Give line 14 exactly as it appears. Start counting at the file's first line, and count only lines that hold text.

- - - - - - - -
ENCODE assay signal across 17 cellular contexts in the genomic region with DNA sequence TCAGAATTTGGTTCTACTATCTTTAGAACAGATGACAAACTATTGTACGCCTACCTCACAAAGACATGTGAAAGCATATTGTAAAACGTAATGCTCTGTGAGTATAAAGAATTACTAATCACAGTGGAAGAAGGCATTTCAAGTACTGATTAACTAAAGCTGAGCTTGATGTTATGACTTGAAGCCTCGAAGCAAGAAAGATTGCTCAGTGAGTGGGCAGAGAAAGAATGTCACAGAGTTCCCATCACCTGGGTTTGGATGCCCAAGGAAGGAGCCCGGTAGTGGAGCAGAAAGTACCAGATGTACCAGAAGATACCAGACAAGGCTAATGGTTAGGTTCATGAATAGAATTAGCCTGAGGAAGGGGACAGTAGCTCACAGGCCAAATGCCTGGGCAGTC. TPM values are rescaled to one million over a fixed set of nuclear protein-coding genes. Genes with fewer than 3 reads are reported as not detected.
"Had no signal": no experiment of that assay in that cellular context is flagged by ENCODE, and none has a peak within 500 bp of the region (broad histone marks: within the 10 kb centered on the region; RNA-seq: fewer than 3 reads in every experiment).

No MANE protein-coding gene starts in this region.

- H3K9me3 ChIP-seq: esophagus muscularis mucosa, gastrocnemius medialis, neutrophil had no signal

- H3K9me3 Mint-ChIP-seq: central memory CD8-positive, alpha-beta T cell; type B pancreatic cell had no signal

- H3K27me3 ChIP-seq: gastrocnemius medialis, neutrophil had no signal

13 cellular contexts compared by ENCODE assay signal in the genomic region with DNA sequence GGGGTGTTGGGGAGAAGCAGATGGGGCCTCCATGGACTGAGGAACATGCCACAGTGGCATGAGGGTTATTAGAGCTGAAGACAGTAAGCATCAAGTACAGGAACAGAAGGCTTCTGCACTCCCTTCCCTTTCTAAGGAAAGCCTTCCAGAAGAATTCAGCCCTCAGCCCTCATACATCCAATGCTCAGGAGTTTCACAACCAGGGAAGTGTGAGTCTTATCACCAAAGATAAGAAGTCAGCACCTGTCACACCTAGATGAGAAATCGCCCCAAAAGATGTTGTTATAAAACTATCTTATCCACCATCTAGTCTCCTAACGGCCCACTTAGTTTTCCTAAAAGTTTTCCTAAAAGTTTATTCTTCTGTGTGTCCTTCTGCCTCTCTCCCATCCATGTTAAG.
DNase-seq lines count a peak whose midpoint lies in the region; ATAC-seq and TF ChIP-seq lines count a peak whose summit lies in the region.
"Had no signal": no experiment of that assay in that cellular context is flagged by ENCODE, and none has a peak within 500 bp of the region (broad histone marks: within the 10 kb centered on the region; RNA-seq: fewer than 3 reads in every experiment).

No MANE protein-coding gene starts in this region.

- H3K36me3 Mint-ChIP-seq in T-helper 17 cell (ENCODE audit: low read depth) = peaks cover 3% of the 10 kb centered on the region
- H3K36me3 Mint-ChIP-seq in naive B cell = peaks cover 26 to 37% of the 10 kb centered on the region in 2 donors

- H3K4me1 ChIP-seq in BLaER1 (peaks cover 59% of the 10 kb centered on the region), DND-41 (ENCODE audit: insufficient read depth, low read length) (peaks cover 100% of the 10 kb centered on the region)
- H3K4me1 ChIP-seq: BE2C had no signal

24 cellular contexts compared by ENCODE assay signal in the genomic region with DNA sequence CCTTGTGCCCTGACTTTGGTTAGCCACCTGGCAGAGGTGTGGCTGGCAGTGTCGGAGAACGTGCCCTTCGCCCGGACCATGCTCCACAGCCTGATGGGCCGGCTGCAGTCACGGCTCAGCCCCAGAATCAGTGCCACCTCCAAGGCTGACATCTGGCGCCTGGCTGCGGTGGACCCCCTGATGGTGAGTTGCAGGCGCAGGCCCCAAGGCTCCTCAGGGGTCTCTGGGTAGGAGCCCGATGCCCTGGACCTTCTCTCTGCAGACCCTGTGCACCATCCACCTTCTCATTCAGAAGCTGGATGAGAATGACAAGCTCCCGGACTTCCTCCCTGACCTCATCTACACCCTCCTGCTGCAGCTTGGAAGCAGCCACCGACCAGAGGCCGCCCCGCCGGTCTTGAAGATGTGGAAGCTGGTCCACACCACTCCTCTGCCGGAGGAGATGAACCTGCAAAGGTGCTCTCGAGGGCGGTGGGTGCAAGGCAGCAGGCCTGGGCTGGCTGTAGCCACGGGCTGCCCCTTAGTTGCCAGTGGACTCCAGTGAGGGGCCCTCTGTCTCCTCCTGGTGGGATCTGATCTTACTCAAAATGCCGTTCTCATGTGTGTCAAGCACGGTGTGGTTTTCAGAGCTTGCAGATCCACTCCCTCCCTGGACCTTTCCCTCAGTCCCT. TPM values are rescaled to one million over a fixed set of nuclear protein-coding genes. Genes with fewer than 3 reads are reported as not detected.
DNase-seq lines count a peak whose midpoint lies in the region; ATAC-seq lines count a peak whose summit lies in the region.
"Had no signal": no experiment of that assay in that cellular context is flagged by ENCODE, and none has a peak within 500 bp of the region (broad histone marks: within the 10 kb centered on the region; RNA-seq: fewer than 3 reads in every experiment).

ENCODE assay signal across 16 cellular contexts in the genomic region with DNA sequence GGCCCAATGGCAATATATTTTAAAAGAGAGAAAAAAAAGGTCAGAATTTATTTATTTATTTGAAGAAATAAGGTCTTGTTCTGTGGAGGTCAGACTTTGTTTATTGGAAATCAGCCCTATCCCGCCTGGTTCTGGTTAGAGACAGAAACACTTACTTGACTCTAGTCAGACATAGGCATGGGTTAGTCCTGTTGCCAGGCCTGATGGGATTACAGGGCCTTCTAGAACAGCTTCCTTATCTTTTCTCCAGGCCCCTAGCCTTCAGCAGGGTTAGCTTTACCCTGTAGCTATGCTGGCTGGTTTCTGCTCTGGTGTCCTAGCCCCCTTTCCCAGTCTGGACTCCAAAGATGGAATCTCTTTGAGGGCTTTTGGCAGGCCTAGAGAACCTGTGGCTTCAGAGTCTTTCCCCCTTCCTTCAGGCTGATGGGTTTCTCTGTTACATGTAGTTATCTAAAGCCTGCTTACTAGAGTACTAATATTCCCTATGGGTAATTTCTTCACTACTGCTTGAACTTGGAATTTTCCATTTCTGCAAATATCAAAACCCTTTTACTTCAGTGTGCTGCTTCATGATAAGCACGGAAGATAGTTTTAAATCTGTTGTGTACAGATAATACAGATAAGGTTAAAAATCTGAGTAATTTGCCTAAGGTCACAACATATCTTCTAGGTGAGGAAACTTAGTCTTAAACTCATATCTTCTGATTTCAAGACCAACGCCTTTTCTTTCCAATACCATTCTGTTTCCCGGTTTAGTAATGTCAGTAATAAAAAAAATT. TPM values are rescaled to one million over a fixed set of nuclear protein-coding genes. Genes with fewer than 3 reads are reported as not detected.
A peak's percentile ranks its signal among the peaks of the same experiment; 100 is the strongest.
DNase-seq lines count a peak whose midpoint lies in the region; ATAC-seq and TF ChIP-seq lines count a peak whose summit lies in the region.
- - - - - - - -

- H3K4me1 ChIP-seq: BE2C had no signal